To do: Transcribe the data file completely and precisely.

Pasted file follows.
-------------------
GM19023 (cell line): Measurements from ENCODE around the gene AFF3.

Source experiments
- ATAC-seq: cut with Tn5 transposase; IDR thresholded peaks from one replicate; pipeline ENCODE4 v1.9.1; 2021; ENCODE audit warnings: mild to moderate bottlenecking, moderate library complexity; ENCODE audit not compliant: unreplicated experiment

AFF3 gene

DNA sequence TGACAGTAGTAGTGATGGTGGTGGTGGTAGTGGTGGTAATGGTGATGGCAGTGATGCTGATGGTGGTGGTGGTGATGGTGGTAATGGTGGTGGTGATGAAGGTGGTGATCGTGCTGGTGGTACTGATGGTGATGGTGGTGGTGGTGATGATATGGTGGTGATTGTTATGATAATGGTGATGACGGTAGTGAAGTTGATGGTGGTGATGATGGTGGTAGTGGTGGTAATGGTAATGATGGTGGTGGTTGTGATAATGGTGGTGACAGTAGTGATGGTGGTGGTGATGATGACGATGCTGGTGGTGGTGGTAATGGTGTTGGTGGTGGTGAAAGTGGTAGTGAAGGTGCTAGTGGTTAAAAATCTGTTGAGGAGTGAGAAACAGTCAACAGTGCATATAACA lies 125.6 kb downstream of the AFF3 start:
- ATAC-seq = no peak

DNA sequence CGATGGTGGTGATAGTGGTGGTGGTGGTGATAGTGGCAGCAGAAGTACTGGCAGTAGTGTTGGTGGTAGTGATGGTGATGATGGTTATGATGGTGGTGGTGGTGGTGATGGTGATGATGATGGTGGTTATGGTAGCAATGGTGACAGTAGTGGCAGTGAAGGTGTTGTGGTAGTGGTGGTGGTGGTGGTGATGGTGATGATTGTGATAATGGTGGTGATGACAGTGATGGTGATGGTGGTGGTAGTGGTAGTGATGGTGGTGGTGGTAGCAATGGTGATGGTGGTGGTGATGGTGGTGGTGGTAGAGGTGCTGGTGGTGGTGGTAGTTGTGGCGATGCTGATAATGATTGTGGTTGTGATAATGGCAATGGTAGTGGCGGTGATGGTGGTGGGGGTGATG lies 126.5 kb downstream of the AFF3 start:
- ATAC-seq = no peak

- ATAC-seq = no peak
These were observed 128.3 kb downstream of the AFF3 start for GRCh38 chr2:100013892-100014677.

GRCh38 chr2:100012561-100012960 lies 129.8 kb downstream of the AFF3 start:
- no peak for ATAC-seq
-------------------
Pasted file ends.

GM19023 (cell line): Measurements from ENCODE around the gene AFF3.

Source experiments
- ATAC-seq: cut with Tn5 transposase; IDR thresholded peaks from one replicate; pipeline ENCODE4 v1.9.1; 2021; ENCODE audit warnings: mild to moderate bottlenecking, moderate library complexity; ENCODE audit not compliant: unreplicated experiment

AFF3 gene

DNA sequence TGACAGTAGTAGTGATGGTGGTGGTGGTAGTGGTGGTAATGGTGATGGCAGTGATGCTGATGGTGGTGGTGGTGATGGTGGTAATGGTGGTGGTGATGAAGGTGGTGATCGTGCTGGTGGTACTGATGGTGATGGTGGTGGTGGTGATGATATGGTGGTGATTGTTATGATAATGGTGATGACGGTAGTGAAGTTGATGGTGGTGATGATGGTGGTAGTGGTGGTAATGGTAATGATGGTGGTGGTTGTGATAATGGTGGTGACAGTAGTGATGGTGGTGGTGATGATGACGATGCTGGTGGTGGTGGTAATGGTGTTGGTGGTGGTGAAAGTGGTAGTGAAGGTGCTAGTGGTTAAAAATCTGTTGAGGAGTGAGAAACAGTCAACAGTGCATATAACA lies 125.6 kb downstream of the AFF3 start:
- ATAC-seq = no peak

DNA sequence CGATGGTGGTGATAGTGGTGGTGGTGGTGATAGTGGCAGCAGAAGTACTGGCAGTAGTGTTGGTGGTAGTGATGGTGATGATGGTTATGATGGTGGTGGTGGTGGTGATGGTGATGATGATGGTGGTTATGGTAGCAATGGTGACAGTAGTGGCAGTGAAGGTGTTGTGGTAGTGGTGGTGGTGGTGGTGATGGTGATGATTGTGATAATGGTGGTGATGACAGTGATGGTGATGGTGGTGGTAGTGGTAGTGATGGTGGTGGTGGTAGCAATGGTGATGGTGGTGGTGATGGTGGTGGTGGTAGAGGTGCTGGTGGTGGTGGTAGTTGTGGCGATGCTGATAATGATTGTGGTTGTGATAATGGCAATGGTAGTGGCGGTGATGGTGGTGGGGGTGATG lies 126.5 kb downstream of the AFF3 start:
- ATAC-seq = no peak

- ATAC-seq = no peak
These were observed 128.3 kb downstream of the AFF3 start for GRCh38 chr2:100013892-100014677.

GRCh38 chr2:100012561-100012960 lies 129.8 kb downstream of the AFF3 start:
- no peak for ATAC-seq